Dokku Your Own Heroku

Before we touch on Dokku, let me introduce you to Heroku. Heroku has been an invaluable part of my toolkit. As a web developer, I can easily deploy an application instance with a simple command.

However deploying on Heroku is not a bed of roses. You don’t have much control over the environment. A few years ago, they claimed that they had an intelligent routing protocol when in fact, they used random routing. Another factor is server location. Heroku has US and EU regions. That means at least 250ms in latency for clients with majority of users in Singapore. Hosting an application server in a Singapore would drop this latency to around 10 - 20ms.

I wanted ease of deployment, similar to that of Heroku, with a server located in Singapore. It is now possible with the release of a stable version of Docker and projects like Deis and Dokku.


Docker containers are applications isolated in their own environment. Very similar to a lightweight virtual machine. You can distribute them to any machine and they will run without any issues. This makes applications portable and safe.


Deis makes it easy to deploy and manage applications across multiple servers using Docker and CoreOS. Deis sponsors the development of Dokku. I’m really excited for this project as it is a true Heroku replacement. We won’t be talking about Deis in this tutorial as we only need one server for this project.


Dokku is project which allows us to run our own platform as a service with docker. It is extremely easy to set up and use, the benefits of being limited to one server.

Dokku Alt is a fork that provides a complete solution with plugins that are stable. (Update: Dokku-Alt is no longer under active development. I strongly suggest using Dokku instead.)

Setting up

Dokku will work with Singapore servers from Digital Ocean (DO) or Amazon EC2. For this project, we will use DO as a provider.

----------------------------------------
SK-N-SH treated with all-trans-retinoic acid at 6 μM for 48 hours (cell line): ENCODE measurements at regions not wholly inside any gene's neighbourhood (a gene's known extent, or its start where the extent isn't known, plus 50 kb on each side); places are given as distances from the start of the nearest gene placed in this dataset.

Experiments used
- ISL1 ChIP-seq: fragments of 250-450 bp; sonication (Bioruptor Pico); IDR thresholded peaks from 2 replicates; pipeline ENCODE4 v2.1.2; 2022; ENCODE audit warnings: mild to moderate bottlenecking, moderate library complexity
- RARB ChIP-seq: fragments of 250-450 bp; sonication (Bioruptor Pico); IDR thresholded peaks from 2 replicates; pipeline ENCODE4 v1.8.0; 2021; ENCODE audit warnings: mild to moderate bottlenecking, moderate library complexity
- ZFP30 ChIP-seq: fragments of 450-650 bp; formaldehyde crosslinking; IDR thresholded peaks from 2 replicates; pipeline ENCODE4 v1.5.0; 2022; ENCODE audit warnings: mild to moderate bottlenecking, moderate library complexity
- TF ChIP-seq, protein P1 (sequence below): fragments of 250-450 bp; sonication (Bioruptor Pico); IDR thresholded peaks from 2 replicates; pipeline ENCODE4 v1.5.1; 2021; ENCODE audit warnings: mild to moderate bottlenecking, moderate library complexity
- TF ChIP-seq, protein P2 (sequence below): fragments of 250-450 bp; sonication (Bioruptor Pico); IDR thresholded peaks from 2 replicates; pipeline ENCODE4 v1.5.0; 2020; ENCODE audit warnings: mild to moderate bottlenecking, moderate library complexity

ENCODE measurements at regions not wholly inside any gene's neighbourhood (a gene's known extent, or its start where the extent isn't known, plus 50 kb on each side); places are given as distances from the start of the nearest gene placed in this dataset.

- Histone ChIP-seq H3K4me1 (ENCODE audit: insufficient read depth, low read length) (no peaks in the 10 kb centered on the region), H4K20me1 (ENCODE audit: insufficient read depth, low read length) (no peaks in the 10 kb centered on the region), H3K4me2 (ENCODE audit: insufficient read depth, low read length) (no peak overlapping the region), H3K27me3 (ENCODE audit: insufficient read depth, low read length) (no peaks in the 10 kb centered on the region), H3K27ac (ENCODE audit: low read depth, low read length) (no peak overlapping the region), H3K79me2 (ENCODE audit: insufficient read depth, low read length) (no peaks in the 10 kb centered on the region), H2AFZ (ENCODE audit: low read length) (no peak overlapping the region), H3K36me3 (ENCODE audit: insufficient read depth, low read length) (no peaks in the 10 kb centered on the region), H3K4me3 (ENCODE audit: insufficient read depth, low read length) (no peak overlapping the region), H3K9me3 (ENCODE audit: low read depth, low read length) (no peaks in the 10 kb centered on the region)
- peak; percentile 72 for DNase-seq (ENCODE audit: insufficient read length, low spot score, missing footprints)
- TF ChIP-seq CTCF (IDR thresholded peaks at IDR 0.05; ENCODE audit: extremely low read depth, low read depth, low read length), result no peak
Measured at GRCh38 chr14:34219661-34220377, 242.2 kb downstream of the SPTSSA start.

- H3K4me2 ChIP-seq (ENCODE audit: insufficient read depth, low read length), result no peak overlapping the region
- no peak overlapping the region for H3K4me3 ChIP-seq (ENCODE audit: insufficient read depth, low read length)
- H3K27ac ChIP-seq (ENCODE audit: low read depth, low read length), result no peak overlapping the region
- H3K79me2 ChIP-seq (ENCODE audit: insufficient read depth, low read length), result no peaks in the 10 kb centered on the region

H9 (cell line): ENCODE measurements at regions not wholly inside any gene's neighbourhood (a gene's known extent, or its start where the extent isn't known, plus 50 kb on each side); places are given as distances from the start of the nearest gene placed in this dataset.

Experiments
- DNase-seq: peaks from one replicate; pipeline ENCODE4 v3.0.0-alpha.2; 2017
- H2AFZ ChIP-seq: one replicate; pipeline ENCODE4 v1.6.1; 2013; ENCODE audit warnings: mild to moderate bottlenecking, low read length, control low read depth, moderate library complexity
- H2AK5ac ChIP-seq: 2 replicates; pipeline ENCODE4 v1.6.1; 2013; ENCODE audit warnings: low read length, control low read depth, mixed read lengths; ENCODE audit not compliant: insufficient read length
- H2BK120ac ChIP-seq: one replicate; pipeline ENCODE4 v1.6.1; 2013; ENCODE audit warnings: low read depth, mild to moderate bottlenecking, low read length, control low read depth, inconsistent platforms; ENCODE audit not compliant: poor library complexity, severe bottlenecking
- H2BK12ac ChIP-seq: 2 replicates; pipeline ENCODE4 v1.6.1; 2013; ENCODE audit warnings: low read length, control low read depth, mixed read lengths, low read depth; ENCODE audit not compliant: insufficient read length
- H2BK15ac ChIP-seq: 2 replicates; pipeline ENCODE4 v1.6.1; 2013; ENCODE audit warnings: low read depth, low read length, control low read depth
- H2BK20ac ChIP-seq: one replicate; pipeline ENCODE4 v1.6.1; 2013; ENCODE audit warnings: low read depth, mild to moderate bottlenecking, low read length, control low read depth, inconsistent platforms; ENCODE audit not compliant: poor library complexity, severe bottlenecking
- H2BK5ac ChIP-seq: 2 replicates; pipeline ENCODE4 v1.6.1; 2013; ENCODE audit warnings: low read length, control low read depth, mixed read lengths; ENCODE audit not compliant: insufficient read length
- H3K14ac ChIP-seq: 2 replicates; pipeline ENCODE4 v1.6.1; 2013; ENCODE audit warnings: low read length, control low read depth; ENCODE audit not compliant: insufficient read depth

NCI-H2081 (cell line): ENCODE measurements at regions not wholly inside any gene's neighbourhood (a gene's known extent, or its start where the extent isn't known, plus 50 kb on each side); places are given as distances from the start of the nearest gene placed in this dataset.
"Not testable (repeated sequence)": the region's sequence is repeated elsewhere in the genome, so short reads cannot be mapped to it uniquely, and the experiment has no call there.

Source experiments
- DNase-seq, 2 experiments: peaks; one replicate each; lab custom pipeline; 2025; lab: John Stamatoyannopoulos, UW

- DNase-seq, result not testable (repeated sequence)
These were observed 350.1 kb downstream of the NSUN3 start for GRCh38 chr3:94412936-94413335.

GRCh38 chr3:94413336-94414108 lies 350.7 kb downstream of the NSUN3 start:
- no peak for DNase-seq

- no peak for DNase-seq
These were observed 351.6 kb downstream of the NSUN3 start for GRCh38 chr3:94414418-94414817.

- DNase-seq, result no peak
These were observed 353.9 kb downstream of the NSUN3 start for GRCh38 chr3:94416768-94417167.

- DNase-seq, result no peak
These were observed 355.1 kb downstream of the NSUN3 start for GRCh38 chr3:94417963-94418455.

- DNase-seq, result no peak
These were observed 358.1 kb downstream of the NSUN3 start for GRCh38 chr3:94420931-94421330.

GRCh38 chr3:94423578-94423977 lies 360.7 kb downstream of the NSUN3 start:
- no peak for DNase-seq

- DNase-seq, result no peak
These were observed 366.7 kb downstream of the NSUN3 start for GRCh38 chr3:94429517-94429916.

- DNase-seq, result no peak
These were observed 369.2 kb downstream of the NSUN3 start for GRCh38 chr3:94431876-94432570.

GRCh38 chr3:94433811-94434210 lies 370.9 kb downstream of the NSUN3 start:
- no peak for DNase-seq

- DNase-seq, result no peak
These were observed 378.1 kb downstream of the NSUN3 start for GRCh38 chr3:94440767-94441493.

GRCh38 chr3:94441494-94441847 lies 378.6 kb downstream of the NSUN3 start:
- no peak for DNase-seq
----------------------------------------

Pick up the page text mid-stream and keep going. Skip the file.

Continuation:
DO provides a pre-built application image with the latest stable version of Dokku, v0.2.3, installed. For something quick and ready to go, that should be your choice.

In our case, we needed Dokku Alt (From now on, we’ll refer to it by it’s shortname Dokku), so we’ll have to spin up a vanilla Ubuntu 14.04 image. Dokku comes with a simple bootstrapping script.

However, before we start installing Dokku, take note that Ubuntu’s repository for Nginx is slightly out of date. Let’s add an up to date repository to ensure the Nginx instance installed is updated to the latest version.

$ sudo -s
# nginx=stable # use nginx=development for latest development version
# add-apt-repository ppa:nginx/$nginx
# bash -c "$(curl -fsSL"

Follow the instructions from the script to add your public key to dokku, or close it and use this command on your local machine.

$ cat ~/.ssh/ | ssh username@host access:add

That’s all there is to setting up Dokku! You can now start deploying your first app.

$ git clone
$ cd node-js-sample
$ git remote add dokku
$ git push dokku master
Counting objects: 296, done.
Delta compression using up to 4 threads.
Compressing objects: 100% (254/254), done.
Writing objects: 100% (296/296), 193.59 KiB, done.
Total 296 (delta 25), reused 276 (delta 13)
-----> Building node-js-app ...
       Node.js app detected
-----> Resolving engine versions


-----> Application deployed:

We’re done! It was easy to set up and get your application up and running. However, with great power comes great responsibility. You now have the responsibility of managing your server’s security, backups and updates.

Follow on for some recommended packages and configurations

Install and configure iptables

Configure iptables according to your server requirements.

Configure ssh to deny all password authentication methods

PasswordAuthentication no

Install and configure fail2ban

Set up fail2ban according to your server requirements

Edit default error pages for Nginx

Change default error pages

# /etc/nginx/sites-available/default
error_page 404 /404.html

Install unattended-upgrades and apticron

# /etc/apt/apt.conf.d/50unattended-upgrades
APT::Periodic::Enable "1";
APT::Periodic::Update-Package-Lists "1";
APT::Periodic::AutocleanInterval "7";
APT::Periodic::Unattended-Upgrade "1";
Unattended-Upgrade::Mail "root";

Unattended-Upgrade::Allowed-Origins {
    "${distro_id} ${distro_codename}-security";

Unattended-Upgrade::Automatic-Reboot "false";

#  /etc/apticron/apticron.conf

Only allow local connections to docker

# /etc/default/docker

Develop a backup system for when things go wrong

It is good to have multiple backup systems in place. It’s not for “if things go wrong”, it’s for “when things go wrong”. Because it will go wrong and you have to be prepared.

rsnapshot, duplicity, backup gems, are all good tools to use. Personally, I use DO’s backup as well as my own backup system.

Stanley Tan